A man from Alabama was indicted on federal charges for inciting violence against Georgia prosecutor Fani Willis and a sheriff in relation to an investigation into former President Donald Trump, The Associated Press reported.
The indictment, returned on Oct. 25, accused Arthur Ray Hanson II of Huntsville of leaving threatening voicemails for the Fulton County District Attorney and Sheriff Pat Labat on Aug. 6. Prosecutors claim Hanson called the Fulton County government customer service line, leaving voicemails for the prosecutor and the sheriff close to a week before the indictment was returned. In a voicemail left for Willis, Hanson allegedly told her to “watch out” and said she wouldn’t always have people around to protect her, citing that there will be vulnerable moments.
“When you charge Trump on that fourth indictment, anytime you’re alone, be looking over your shoulder,” he said.
The assailant threatened the sheriff, according to the indictment, over Trump taking a mug shot. “If you take a mug shot of the president and you’re the reason it happened, some bad (expletive)’s gonna happen to you,” and “You gonna get (expletive) up you keep (expletive) with my president,” Hanson allegedly said over voicemail.
Hanson, 59, said he is not guilty of the charges via phone call.
He made his first federal court appearance in Huntsville and is scheduled to be formally arraigned in Atlanta on Nov. 13. In a press release, U.S. Attorney Ryan K. Buchanan called Hanson’s actions vile.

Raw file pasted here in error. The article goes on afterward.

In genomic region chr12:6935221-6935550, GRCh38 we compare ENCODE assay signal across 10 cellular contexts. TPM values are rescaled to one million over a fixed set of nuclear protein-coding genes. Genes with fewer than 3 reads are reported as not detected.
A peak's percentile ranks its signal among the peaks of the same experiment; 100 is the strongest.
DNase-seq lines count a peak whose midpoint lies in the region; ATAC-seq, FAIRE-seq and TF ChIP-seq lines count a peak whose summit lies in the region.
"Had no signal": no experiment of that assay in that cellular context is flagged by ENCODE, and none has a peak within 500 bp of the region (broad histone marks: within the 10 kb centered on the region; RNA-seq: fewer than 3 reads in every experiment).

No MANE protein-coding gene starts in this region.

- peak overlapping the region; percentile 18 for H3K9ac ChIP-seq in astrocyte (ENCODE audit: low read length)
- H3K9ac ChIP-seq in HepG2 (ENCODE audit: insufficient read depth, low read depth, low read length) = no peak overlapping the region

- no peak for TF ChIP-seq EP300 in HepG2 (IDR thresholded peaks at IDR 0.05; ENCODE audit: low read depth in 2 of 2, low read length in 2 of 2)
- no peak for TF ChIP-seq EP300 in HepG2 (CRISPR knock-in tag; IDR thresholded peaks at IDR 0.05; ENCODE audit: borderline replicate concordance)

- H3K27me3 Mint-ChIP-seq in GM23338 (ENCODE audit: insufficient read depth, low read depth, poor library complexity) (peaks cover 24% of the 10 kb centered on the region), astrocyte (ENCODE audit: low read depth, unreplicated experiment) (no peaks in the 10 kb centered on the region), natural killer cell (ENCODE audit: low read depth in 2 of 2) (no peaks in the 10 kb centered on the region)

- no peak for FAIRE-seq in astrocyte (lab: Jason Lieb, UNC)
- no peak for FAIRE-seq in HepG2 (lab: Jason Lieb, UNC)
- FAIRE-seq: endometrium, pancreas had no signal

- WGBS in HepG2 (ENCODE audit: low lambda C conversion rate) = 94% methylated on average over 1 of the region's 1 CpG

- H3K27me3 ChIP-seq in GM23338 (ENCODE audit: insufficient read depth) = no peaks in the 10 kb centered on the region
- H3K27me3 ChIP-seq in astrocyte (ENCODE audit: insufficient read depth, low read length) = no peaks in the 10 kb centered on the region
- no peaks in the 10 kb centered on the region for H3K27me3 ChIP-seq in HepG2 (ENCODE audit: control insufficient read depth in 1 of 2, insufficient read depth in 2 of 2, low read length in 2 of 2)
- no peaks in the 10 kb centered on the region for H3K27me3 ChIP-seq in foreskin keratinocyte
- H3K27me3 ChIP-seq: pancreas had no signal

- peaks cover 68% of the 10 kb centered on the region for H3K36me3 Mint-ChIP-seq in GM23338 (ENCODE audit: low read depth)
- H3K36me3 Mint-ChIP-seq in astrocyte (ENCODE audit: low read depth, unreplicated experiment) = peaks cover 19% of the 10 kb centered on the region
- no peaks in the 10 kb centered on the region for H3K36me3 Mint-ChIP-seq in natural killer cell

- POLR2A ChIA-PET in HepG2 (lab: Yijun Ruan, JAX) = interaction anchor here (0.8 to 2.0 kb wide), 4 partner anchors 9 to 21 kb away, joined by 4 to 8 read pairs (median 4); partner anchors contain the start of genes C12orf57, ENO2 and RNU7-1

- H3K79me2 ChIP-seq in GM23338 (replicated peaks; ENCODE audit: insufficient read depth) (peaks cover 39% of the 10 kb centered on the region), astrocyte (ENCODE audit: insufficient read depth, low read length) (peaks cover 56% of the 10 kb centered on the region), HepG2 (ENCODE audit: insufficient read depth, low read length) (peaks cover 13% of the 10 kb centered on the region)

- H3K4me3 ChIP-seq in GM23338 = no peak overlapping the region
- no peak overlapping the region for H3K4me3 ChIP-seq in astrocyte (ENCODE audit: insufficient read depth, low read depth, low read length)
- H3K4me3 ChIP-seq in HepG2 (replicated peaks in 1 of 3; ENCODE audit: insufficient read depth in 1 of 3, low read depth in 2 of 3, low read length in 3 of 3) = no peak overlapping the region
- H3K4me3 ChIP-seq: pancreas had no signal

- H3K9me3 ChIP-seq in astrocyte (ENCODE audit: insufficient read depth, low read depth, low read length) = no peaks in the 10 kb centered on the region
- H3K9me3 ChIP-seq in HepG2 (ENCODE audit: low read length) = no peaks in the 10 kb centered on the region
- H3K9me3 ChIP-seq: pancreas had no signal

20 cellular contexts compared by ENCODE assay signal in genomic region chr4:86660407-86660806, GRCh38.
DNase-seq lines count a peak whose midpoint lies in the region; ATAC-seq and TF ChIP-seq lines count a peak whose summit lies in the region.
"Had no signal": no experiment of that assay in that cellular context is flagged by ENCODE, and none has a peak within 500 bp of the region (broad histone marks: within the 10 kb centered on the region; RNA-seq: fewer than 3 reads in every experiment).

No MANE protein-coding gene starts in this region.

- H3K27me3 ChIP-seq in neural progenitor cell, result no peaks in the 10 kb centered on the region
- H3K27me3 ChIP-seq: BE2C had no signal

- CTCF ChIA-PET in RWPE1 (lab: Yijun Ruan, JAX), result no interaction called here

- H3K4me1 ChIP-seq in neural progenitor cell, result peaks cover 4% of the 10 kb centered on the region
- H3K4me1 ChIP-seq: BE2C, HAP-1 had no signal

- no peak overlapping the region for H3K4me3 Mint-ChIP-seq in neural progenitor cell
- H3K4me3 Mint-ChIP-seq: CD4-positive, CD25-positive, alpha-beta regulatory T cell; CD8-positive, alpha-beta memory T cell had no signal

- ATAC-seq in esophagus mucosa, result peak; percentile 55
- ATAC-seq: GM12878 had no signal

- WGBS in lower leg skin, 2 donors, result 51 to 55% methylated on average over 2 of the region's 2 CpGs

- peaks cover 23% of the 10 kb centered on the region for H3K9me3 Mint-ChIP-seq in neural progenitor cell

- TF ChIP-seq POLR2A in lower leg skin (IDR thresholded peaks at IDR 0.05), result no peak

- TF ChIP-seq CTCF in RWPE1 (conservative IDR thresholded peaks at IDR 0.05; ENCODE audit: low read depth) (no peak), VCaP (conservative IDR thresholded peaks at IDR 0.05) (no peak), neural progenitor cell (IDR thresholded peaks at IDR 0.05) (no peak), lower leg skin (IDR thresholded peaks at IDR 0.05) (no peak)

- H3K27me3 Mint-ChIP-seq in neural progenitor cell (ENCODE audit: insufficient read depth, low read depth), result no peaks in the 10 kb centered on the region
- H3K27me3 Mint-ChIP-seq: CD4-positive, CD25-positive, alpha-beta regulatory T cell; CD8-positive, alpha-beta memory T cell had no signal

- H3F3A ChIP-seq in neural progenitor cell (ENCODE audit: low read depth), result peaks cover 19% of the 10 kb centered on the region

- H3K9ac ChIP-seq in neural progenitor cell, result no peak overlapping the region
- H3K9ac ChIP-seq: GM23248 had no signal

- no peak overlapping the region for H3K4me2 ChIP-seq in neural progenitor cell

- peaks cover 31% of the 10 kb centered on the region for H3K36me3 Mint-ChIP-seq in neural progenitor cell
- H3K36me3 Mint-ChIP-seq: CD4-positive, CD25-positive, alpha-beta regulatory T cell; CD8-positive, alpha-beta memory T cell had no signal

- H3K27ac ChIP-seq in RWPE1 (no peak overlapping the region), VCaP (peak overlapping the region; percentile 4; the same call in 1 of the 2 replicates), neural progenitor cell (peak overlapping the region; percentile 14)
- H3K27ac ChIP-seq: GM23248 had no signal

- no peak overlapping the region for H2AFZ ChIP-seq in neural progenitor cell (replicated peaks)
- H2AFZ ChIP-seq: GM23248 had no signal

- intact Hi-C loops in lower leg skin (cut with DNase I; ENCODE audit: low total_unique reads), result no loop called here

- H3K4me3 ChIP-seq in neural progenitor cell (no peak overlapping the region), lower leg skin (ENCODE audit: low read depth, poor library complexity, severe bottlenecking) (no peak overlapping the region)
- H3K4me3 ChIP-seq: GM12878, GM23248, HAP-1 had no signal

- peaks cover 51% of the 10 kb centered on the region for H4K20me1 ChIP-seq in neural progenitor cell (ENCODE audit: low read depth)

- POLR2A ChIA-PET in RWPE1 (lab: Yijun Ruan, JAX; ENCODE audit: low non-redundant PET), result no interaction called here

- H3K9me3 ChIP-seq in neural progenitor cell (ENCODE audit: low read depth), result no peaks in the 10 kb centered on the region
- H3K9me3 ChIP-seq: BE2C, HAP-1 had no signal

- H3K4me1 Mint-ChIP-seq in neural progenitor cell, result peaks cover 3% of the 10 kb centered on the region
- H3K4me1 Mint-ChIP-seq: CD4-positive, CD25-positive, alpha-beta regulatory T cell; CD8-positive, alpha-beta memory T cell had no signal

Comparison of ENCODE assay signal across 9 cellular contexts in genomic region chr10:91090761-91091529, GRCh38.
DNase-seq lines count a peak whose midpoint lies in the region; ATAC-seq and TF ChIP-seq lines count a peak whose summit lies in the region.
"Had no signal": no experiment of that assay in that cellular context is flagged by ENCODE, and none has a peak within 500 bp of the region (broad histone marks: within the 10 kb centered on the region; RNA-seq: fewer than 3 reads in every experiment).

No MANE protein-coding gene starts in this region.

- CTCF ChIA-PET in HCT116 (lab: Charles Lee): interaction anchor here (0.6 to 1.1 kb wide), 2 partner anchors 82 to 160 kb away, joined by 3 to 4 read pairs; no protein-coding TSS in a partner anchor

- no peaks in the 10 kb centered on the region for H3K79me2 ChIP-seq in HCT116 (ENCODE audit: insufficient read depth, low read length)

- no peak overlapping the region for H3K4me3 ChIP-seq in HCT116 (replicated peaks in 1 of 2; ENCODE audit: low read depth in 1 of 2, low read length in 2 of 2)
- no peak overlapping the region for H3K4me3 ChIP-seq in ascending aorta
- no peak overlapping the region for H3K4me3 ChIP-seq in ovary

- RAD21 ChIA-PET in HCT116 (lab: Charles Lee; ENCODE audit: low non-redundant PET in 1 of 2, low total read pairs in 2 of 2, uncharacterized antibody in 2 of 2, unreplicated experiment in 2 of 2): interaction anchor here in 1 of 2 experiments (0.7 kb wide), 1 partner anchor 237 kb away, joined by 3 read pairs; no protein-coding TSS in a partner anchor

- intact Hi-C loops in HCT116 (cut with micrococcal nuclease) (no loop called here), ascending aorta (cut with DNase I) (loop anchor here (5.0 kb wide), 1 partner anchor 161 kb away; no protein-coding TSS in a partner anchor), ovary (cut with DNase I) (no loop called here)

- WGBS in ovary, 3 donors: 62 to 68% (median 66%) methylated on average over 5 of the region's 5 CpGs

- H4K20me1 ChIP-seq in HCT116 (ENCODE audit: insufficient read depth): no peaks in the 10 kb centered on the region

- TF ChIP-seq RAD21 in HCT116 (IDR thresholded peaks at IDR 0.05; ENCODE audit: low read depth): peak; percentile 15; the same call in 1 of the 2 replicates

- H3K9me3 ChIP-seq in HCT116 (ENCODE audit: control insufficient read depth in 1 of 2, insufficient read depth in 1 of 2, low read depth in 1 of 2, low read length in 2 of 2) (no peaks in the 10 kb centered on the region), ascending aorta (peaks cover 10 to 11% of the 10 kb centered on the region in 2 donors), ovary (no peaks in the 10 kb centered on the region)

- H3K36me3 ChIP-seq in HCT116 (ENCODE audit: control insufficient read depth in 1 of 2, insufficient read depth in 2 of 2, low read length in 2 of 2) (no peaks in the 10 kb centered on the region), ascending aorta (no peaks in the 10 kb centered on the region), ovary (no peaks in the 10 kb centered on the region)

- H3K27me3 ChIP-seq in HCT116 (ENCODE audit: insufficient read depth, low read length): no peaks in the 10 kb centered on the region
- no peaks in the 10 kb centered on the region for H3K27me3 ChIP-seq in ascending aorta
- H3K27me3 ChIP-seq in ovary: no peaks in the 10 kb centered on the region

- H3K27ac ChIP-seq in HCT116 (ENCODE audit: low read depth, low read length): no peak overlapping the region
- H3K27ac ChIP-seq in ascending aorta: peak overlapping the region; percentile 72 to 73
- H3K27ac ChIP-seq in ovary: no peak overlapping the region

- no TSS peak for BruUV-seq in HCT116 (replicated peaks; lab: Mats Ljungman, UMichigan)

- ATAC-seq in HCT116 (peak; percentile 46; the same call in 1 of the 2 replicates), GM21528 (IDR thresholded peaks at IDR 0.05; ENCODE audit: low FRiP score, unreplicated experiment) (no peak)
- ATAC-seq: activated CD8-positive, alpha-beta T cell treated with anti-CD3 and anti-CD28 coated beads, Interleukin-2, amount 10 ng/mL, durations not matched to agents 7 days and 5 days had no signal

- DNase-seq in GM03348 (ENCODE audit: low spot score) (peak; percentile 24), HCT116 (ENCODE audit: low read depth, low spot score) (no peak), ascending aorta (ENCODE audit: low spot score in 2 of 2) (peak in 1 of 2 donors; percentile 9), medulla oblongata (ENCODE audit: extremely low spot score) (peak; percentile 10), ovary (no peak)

“When someone threatens to harm public servants for doing their jobs to enforce our criminal laws, it potentially weakens the very foundation of our society.” Officials are taking these charges very seriously. Special Agent in Charge of FBI Atlanta, Keri Farley, said acts like this are a “threat against our democratic process.”
“The FBI’s mission is to protect the American people and uphold the Constitution,” Farley said, according to CBS News. “We take this responsibility very seriously and seek to punish those who engage in this type of criminal behavior and to send the message that such conduct will not be tolerated.”
Hanson isn’t the first person to be indicted in connection with threats made to government and law officials. A woman from Texas was charged after allegedly threatening to kill a member of Congress and the federal judge in charge of a criminal case against the 44th president in Washington.
Source: Black Enterprise